Fighting the Green-Eyed Monster - Genesis 37; Genesis 39:1-2; Acts 7:9-10 - Skip Heitzig
Hello, and welcome to this message from Skip Heitzig of Calvary Church. We pray this message encourages you. And if it does, we'd love to hear about it. Email us at email@example.com. And if you'd like to support this ministry financially, you can give online securely at calvaryabq.org/give.
Some attitudes can go undetected. You can't see someone committing envy or having resentful thoughts. As Skip continues our series, White Collar Sins, he explains that envy is detrimental because it discolors everything around you and steals your peace. Now please take out your Bibles. He begins the message, "Fighting the Green-Eyed Monster."
Would you turn in your Bibles-- I assume you brought them-- to Genesis Chapter 37. You turn there to the Old Testament, first book of the Old Testament, first book in your Bible, Genesis, the 37th chapter.
Also, if you don't mind and you're extra industrious, you may want to put a marker in Acts Chapter 7, Acts chapter 7 and Genesis Chapter 37.
So there were two guys that lived in a town. They had grocery stores on the same street just across the street from each other, large windows in the front so they could look out and see the other competitor, what they were up to. They became fierce rivals over time. And it got pretty bad, to where when a customer would go into the other store, the guy in his store would look out kind of with a snarl, jealous that the other guy got the customer and he didn't. The other guy would gloat.
And so it got bad. And an angel appeared to one of these store owners and said, I'm going to grant you anything you want. Any wish you want will be yours under one condition. Whatever you request, your competitor will get twice as much. So you may want to be wealthy, extremely rich. No problem. I can do that for you. Just know that your competitor will get twice as much wealth as you ask for, as you get. And if you want to live a long life and a happy life, no problem but your competitor will live longer and happier.
And so the guy wanted to make a wish but he didn't know what to ask for in lieu of the stipulation. So he thought about it, and he finally said, OK, here's my request. Strike me blind in one eye.
That's how insidious envy is. It's so bad that Paul the Apostle puts it in a list of works of the flesh with some pretty gnarly sins in Galatians Chapter 5. Envy is a toxin, a spiritual toxin. It poisons our soul. It puts us at odds with other people. It clouds our ability to see things clearly. One writer even said envy is the last sin Christians will confess because it's so ugly.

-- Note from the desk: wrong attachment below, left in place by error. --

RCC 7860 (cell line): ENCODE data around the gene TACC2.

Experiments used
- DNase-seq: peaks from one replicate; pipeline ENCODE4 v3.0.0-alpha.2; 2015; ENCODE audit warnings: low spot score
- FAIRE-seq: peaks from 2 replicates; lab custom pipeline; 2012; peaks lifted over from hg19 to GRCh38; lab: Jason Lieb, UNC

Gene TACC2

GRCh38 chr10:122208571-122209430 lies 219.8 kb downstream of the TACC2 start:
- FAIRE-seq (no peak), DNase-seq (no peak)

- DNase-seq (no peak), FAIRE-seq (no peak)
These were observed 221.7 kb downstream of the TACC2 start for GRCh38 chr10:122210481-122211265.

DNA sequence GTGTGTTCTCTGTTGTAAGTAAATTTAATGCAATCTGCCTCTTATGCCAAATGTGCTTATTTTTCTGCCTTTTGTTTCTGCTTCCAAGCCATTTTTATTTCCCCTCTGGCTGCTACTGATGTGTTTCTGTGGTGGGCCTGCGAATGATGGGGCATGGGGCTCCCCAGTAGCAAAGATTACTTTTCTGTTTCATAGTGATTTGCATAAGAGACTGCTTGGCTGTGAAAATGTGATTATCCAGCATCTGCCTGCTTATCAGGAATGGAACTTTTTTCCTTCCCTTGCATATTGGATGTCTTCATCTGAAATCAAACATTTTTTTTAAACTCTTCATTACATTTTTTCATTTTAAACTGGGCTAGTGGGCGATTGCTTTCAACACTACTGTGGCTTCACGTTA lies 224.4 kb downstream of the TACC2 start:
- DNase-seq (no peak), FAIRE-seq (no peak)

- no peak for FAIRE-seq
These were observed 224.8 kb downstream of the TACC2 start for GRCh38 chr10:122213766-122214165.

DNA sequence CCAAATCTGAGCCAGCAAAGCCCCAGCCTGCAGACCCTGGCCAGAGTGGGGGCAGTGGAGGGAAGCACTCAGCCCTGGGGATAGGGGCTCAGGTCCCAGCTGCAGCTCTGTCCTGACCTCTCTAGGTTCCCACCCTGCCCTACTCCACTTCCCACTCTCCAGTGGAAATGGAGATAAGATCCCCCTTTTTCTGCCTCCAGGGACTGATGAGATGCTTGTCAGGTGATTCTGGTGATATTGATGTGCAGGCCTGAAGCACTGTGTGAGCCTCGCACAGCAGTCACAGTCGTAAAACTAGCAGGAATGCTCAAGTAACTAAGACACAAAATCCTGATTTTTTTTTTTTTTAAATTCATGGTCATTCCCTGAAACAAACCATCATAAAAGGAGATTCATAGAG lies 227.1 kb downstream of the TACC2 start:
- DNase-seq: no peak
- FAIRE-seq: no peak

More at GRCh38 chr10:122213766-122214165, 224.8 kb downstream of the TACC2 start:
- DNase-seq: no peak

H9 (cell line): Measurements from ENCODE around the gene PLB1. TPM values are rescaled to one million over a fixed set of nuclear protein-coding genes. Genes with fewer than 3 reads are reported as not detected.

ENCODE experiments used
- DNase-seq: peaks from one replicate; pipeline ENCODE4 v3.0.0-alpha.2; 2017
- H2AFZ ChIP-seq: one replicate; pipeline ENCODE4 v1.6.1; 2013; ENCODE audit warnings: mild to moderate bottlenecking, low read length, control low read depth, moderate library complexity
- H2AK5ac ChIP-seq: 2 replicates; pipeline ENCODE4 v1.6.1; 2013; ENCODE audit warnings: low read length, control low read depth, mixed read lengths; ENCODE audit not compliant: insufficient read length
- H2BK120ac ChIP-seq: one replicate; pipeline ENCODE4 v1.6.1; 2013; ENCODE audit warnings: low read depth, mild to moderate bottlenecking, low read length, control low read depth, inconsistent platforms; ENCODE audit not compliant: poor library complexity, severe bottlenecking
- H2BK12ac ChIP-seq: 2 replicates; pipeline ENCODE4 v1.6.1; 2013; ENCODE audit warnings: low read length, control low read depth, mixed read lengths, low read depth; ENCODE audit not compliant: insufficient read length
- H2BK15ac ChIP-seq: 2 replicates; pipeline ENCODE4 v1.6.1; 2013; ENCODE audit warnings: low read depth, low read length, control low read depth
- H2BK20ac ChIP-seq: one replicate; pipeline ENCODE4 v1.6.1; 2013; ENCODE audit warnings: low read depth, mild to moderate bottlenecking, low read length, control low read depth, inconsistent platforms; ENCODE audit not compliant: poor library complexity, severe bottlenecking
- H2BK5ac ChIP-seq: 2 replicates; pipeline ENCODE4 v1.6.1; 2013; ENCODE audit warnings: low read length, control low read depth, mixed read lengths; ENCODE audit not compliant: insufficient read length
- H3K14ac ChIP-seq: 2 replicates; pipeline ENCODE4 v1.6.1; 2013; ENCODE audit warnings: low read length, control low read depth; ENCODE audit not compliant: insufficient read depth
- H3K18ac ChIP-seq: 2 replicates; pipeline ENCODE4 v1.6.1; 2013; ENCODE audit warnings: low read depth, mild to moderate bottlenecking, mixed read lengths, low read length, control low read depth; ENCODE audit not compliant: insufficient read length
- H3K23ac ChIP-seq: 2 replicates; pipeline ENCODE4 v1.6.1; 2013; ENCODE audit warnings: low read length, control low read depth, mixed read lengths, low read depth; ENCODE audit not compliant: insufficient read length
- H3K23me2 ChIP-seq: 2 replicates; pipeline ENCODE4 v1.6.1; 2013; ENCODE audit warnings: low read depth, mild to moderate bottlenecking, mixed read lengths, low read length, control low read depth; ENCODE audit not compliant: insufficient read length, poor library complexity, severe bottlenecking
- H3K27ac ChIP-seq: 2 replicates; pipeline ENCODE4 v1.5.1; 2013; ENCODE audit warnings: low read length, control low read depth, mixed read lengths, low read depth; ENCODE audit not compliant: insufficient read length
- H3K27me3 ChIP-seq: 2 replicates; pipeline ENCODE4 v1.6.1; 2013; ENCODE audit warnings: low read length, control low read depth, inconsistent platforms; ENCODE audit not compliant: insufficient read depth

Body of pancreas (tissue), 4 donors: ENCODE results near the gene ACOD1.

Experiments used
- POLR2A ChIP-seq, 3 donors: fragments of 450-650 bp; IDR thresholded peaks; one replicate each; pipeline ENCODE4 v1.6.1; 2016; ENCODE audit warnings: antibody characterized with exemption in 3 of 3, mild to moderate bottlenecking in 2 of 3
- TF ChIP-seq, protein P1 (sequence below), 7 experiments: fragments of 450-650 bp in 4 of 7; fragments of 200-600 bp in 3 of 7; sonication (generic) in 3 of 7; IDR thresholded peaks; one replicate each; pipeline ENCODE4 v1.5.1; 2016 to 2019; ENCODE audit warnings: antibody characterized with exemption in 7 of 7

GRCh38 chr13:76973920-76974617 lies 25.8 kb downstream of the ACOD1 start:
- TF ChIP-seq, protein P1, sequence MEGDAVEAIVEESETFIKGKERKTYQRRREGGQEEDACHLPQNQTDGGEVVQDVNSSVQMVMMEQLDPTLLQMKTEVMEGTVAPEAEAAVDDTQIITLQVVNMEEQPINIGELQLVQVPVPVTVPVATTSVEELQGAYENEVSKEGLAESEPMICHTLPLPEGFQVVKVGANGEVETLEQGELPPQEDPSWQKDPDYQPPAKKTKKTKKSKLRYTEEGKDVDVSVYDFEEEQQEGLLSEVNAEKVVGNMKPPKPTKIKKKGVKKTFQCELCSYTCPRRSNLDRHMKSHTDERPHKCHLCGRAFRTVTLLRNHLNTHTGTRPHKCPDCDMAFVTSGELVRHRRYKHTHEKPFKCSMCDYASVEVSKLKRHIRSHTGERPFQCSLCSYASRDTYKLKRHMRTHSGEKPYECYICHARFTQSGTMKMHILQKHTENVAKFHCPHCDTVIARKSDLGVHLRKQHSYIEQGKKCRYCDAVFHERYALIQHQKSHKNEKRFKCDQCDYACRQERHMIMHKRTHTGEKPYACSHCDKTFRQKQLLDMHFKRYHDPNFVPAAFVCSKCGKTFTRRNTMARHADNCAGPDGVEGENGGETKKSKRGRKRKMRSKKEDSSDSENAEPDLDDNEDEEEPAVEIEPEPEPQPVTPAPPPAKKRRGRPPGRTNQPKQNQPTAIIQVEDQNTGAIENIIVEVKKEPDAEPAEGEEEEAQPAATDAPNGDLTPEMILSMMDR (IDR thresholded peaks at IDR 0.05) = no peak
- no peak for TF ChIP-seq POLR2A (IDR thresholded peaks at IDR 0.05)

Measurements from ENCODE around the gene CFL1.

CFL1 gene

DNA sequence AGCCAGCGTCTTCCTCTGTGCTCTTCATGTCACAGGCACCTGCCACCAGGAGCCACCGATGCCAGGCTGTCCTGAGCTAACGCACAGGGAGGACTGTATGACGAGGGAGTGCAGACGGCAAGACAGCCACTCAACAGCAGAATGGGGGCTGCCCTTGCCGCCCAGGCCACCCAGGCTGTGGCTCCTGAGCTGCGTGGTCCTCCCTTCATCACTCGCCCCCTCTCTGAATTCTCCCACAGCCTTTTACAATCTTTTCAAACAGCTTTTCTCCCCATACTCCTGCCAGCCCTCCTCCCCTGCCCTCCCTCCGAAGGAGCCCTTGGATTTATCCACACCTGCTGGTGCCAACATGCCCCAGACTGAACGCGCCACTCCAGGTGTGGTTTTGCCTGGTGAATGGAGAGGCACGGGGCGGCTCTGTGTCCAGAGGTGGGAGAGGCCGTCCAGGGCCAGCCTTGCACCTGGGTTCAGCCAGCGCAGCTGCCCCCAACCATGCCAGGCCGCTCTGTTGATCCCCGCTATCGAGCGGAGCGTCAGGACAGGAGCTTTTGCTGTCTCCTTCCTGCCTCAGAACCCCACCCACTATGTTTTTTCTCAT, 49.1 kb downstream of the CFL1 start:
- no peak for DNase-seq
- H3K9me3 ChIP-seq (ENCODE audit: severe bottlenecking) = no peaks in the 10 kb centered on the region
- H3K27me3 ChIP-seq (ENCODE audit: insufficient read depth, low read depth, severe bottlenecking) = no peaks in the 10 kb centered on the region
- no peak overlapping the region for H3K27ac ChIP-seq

Envy has been called the green-eyed monster. Have you ever heard that? People say, oh, you're green with envy. And I wondered about that. Who came up with this color scheme for things? It's like who's blue, red, green?
So I'm just curious about that. So come to find out the idea of being green with envy comes from Shakespeare, William Shakespeare's famous play Othello, in which Iago warns Othello, "It is the green-eyed monster which doth mock the meat it feeds on," a reference to envy.
But you know, envy is a difficult sin to wrestle with. It's sort of like pinning jello. Just when you think you've got a grasp of it, it wiggles loose and doesn't stay down, doesn't stay tamed. But like other white collar sins, it's serious. It can ruin, it can destroy. There's an old Greek proverb that says, "As rust corrupts iron, so envy corrupts a man."
What is envy, exactly? Well, you might look at envy as the art of counting other people's blessings instead of your own. You notice what they have, where they are, what they are doing. Now we come to Genesis 37, which is, of course, the story of Joseph, a story you're probably all very familiar with.
But the story of Joseph is the story of envy. In Genesis Chapter 37, down in Verse 11, it says, "And his brothers envied him." So what we're about to consider is the story of the envy of Joseph's brothers against Joseph himself.
Then in Acts Chapter 7 Verse 9, Stephen, later on, when he gives a message, sums up the life of this patriarch, saying the patriarchs-- that is the older brothers-- becoming envious, sold Joseph into Egypt.